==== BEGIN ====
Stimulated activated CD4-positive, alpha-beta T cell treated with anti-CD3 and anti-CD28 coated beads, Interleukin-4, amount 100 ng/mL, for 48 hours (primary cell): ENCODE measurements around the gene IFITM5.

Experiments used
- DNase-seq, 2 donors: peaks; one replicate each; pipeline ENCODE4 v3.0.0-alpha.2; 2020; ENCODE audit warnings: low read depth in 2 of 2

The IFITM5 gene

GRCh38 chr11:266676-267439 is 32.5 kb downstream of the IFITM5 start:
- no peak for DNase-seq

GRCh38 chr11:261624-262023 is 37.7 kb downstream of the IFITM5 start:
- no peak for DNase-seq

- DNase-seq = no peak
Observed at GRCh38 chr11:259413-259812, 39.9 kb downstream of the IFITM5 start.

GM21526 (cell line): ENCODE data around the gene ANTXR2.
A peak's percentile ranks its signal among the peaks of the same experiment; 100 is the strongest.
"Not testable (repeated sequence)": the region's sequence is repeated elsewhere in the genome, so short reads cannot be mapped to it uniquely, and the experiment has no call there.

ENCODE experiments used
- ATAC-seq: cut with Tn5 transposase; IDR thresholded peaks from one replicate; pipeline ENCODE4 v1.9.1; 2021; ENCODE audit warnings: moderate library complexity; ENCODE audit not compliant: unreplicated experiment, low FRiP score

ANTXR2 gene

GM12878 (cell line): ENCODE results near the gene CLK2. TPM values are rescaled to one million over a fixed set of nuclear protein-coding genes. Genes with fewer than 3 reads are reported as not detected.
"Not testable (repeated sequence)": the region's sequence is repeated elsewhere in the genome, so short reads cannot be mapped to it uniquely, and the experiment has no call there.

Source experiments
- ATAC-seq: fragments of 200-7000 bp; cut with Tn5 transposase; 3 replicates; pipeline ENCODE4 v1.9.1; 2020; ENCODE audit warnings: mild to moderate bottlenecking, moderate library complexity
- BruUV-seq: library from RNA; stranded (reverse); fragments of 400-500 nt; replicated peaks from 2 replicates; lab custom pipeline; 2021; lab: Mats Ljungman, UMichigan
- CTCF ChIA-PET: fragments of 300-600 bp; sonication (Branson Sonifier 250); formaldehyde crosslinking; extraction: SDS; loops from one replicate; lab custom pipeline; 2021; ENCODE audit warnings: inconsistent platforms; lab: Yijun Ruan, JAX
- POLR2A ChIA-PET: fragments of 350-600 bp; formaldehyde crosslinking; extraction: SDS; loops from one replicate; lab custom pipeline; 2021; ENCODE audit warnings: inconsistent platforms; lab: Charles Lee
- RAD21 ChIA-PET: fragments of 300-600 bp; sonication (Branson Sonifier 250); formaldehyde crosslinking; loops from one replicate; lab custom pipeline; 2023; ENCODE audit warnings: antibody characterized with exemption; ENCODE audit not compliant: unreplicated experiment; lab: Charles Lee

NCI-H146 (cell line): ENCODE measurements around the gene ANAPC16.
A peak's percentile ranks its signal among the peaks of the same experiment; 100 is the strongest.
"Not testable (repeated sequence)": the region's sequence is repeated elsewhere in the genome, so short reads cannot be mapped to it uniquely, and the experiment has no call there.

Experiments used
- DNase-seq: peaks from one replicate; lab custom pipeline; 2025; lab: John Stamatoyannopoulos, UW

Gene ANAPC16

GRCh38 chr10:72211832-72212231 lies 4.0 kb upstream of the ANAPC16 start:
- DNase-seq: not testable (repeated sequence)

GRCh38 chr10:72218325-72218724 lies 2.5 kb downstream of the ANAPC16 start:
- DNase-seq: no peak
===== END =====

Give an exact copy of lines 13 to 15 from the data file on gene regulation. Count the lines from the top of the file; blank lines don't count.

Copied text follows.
"Not testable (repeated sequence)": the region's sequence is repeated elsewhere in the genome, so short reads cannot be mapped to it uniquely, and the experiment has no call there.

ENCODE experiments used
- ATAC-seq: cut with Tn5 transposase; IDR thresholded peaks from one replicate; pipeline ENCODE4 v1.9.1; 2021; ENCODE audit warnings: moderate library complexity; ENCODE audit not compliant: unreplicated experiment, low FRiP score